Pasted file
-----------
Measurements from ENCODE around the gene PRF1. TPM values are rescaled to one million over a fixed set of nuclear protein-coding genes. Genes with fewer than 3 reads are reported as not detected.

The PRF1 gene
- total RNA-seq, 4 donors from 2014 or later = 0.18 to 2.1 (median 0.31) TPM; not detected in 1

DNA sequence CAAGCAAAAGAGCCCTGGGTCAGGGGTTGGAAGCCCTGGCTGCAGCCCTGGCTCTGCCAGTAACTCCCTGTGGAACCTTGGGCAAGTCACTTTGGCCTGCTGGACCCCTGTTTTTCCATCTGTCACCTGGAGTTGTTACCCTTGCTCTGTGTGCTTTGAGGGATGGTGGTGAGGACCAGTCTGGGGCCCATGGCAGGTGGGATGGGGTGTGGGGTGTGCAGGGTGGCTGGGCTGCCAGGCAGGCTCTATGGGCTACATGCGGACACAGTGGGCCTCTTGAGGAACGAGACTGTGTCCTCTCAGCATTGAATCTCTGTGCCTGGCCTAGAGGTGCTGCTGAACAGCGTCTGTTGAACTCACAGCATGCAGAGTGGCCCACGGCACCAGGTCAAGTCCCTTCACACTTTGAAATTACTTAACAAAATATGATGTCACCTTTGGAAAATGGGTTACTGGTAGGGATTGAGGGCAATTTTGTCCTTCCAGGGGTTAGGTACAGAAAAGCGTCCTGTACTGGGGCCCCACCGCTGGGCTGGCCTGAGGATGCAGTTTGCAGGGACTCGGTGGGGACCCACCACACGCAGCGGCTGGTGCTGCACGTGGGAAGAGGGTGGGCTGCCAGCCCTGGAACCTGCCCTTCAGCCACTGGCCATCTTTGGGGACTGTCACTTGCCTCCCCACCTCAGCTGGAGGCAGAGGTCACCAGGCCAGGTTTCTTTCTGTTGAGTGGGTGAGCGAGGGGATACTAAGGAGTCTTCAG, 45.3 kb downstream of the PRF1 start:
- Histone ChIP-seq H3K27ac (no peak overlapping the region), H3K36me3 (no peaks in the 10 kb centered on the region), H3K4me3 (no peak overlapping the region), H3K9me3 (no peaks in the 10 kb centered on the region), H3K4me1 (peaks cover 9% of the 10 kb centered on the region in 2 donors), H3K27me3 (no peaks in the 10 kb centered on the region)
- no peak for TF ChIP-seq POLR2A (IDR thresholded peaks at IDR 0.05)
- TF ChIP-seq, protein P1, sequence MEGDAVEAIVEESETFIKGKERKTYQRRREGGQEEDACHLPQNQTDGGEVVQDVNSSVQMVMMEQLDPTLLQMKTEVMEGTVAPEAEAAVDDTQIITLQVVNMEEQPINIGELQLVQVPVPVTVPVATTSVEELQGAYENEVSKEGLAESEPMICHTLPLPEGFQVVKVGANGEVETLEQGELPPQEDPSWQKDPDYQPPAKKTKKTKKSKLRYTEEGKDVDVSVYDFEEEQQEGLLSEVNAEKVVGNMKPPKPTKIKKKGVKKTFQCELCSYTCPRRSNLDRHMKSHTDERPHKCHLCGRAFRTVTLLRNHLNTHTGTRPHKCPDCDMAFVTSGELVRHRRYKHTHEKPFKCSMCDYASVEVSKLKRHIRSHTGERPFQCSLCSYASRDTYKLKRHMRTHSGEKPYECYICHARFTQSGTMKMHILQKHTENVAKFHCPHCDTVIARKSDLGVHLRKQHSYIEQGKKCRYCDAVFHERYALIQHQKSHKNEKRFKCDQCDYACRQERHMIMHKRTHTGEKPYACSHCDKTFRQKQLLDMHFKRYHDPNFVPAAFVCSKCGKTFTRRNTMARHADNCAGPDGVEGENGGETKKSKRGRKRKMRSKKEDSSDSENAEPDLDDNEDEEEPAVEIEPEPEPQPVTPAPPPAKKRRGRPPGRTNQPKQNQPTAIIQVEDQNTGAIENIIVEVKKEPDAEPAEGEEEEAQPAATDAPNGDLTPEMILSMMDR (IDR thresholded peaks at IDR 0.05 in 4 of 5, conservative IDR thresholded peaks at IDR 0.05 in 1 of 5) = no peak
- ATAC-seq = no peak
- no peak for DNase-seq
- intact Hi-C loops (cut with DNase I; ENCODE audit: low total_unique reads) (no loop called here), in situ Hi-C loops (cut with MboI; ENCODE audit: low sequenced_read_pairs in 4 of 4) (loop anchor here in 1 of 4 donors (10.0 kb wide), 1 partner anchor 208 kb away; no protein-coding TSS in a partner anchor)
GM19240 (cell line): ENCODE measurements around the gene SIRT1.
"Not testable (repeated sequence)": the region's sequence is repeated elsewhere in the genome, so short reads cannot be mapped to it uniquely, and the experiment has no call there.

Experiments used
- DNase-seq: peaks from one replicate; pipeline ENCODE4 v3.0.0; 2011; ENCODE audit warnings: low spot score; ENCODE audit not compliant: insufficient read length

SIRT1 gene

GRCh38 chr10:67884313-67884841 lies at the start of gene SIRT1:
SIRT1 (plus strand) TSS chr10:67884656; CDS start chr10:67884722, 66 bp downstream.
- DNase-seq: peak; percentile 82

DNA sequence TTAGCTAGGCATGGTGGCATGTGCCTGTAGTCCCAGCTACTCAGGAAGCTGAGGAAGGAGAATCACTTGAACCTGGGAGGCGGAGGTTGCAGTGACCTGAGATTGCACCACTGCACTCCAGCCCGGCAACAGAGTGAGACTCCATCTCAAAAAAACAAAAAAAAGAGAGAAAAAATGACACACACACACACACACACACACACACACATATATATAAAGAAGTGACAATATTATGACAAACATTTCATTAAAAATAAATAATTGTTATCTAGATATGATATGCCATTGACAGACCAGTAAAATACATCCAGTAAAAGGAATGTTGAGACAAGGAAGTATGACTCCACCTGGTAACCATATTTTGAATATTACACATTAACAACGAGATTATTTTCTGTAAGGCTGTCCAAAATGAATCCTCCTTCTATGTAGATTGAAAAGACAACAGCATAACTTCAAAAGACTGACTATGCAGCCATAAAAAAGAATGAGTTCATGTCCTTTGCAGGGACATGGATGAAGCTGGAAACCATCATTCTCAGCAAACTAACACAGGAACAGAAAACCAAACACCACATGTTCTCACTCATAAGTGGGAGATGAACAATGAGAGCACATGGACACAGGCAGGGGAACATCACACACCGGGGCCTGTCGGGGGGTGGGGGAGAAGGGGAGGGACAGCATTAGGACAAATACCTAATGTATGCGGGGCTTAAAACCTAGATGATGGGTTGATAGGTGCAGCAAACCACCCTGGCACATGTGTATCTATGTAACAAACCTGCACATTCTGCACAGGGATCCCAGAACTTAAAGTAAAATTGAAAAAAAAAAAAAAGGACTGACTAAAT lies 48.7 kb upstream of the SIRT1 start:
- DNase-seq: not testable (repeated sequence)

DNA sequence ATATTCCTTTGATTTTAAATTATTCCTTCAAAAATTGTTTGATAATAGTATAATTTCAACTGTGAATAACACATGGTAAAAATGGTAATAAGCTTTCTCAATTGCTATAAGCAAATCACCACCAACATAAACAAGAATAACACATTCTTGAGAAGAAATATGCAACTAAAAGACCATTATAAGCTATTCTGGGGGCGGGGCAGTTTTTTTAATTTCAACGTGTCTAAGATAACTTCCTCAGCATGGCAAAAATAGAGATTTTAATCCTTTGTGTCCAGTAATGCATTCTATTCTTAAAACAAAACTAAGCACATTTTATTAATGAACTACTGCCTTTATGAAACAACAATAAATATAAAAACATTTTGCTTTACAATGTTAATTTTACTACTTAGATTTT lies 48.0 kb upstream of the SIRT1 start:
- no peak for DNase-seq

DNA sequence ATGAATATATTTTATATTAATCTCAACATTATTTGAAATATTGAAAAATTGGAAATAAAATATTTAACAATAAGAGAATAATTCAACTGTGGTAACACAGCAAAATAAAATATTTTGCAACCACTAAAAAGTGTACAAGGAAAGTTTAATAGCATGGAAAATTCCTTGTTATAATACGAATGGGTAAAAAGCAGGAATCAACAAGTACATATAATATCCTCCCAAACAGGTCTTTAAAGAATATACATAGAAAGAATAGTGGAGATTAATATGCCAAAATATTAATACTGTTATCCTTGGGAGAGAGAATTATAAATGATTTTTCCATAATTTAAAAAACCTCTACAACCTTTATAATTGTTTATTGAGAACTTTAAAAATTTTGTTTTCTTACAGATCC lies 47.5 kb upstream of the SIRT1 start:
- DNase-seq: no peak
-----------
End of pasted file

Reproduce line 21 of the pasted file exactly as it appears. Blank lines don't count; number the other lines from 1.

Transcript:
DNA sequence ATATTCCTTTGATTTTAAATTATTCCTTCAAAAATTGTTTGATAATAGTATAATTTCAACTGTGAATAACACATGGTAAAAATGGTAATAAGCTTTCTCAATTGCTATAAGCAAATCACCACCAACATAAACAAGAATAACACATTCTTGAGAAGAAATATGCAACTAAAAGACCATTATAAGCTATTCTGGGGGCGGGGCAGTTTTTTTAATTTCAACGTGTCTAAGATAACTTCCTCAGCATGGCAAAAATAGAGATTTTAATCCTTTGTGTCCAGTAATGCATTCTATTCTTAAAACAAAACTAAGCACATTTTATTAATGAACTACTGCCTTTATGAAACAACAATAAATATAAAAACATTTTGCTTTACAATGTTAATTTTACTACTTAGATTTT lies 48.0 kb upstream of the SIRT1 start: